Emily Coates and Emmanuèle Phuon in two-night, hybrid performance of We, April 13 & 14

Emily Coates and Emmanuèle Phuon in two-night, hybrid performance of We, April 13 & 14

We is a moving performance focused on the human experience and our relationship to the natural world, presented by the Quick Center in an evening under the stars featuring acclaimed international choreographers and dancers.

Media Contact: Lori N. Jones, ljones@fairfield.edu, 203-254-4000 x2975

On April 13 and 14, 2023 at 7 p.m., Fairfield University’s Regina A. Quick Center for the Arts will present We, a two-night indoor and outdoor experience that juxtaposes the pieces from choreographer-dancers, Emmanuèle Phuon and Emily Coates. We is a multi-artist, hybrid performance/lecture that utilizes text, video, installation, and the body. The work is about common human emotions and artistic struggles that represent and connect with our natural world.

Having first met while dancing as part of Mikhail Baryshnikov’s White Oak Dance Project and working with Yvonne Rainder, Coates and Phuon began collaborating on this performance during their time as Quick Center Artists in Residence in the spring of 2022, working with College of Arts & Sciences faculty members.

In “Atmospheric Pressures,” the section of We conceived and choreographed by Emily Coates and directed by Ain Gordon, dance collides with scientific discovery and the stars to demonstrate the inherent physicality of our human experience. Through surprising sources — 19th century weather journals, galactic 1930s choreography, reimagined ancient astronomical rites, and an astronaut’s 20th century spacewalk — cosmic dances drift across the centuries, embodying love and science. The performance includes line music by acclaimed violinist and composer Charlie Burham, and features Emily Coates, Derek Lucci, Emmanuèle Phuon, with a guest appearance by Fairfield University physics professor, Pierre Christian, PhD. 

In Emmanuèle Phuon’s “Sacrifice” section of We, her focus is centered around the sentient body and encourages audience participation. Phuon seeks to revive ancient ecological interconnections and beliefs in a secular ceremony for the environment, fit for the here and now. Choreographer Phuon is joined in this performance by dancer Amelia Dawe Sanders, with direction by Vincent Dunoyer.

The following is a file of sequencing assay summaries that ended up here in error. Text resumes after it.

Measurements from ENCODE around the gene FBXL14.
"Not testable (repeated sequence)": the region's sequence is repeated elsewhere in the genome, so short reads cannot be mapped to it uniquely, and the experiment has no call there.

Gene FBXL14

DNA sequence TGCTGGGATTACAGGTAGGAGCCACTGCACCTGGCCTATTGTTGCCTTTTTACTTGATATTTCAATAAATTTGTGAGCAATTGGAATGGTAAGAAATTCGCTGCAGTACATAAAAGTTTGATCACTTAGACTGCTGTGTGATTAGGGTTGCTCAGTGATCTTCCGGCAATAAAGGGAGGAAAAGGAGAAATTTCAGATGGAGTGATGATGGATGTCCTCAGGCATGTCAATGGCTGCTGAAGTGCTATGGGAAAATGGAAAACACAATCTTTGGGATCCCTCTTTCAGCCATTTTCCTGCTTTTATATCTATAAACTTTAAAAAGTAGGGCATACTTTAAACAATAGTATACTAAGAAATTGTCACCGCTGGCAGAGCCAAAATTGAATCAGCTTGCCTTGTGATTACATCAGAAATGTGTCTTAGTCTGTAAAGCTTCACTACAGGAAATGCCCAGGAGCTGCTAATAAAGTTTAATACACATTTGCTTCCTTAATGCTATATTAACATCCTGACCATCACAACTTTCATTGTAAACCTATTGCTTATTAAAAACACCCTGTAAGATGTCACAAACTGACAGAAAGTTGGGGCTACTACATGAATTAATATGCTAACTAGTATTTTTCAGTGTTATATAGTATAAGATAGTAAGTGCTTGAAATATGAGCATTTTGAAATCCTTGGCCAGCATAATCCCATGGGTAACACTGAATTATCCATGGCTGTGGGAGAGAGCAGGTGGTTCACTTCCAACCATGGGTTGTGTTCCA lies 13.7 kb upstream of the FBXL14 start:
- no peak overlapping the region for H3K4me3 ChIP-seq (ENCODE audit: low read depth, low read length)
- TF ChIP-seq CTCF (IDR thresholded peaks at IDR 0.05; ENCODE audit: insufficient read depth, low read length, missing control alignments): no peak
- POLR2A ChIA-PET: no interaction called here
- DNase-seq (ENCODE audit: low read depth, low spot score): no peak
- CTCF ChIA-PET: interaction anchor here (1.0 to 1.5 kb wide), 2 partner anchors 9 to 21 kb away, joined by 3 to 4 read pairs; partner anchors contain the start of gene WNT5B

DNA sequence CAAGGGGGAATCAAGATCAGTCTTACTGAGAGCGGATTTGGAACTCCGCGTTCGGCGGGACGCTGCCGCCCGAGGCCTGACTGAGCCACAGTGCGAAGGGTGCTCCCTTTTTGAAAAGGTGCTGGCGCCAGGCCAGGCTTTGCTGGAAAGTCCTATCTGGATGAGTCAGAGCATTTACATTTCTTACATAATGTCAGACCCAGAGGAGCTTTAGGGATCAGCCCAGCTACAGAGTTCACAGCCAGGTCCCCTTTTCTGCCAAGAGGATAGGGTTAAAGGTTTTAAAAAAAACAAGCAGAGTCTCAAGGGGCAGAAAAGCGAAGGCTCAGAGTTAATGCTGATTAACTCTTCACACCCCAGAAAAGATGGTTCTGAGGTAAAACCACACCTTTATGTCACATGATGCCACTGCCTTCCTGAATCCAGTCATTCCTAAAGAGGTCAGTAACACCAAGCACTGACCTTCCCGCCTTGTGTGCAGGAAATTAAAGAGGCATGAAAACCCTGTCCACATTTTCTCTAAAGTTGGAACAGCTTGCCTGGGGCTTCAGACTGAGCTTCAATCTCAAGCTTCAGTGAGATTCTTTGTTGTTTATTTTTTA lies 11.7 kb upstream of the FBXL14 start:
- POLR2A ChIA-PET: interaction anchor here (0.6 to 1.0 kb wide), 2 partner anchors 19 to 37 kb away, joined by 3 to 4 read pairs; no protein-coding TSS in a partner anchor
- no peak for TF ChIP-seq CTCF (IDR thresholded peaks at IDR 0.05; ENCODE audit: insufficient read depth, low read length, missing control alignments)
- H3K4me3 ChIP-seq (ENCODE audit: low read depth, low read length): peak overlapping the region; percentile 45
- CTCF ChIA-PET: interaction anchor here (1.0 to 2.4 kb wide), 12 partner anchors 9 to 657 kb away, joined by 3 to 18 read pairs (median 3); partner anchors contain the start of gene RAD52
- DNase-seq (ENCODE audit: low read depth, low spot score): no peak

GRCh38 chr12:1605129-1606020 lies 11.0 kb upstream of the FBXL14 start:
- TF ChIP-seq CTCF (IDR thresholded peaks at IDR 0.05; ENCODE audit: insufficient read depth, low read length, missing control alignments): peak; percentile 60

Emily Coates is a dancer, writer, performance-maker, and filmmaker. Coates has performed internationally and has been commissioned for her choreographic work by Baryshnikov Arts Center, Carnegie Hall, Danspace Project, University of Chicago, and more. She is a published author of multiple essays and with physicist Sarah Demers, she is co-author of Physics and Dance (Yale University Press 2019). Coates has been a member of the arts faculty at Yale University since 2006. She is professor in the practice and director of Dance Studies in Theater, Dance and Performance Studies at Yale. In 2010, she founded the Yale Dance Lab. She earned her BA in English in 2006 and an MA and MPhil in American studies from Yale; she is currently completing a PhD in American studies. 

Emmanuèle Phuon is a dancer, choreographer, and educator based in New York and Brussels. She grew up in Cambodia and France, born to a French mother and a Cambodian father, which offered her the opportunity to engage with the cultures of Cambodian and Western dance. The central concern of her work revolves around issues of identity, diasporic cultures, and personal and collective histories. She is currently on faculty at Montclair State University and NYU Tisch Open-Arts/Collaborative Arts.

Tickets for We are on sale now at quickcenter.com for $50 to attend both performances and $30 to attend only one evening, or $30 for Quick Members to attend both performances and $20 to attend only one evening. Tickets can also be purchased by contacting the Quick Center Box Office at 203-254-4010, Monday through Friday, from 10 a.m. to 5 p.m.

Posted On: March 22, 2023

Volume: 54 Number: 88

Fairfield University is a modern, Jesuit Catholic university rooted in one of the world’s oldest intellectual and spiritual traditions. More than 6,000 undergraduate and graduate students from the U.S. and across the globe are pursuing degrees in the University’s five schools. Fairfield embraces a liberal humanistic approach to education, encouraging critical thinking, cultivating free and open inquiry, and fostering ethical and religious values. The University is located on a stunning 200-acre campus on the scenic Connecticut coast just an hour from New York City.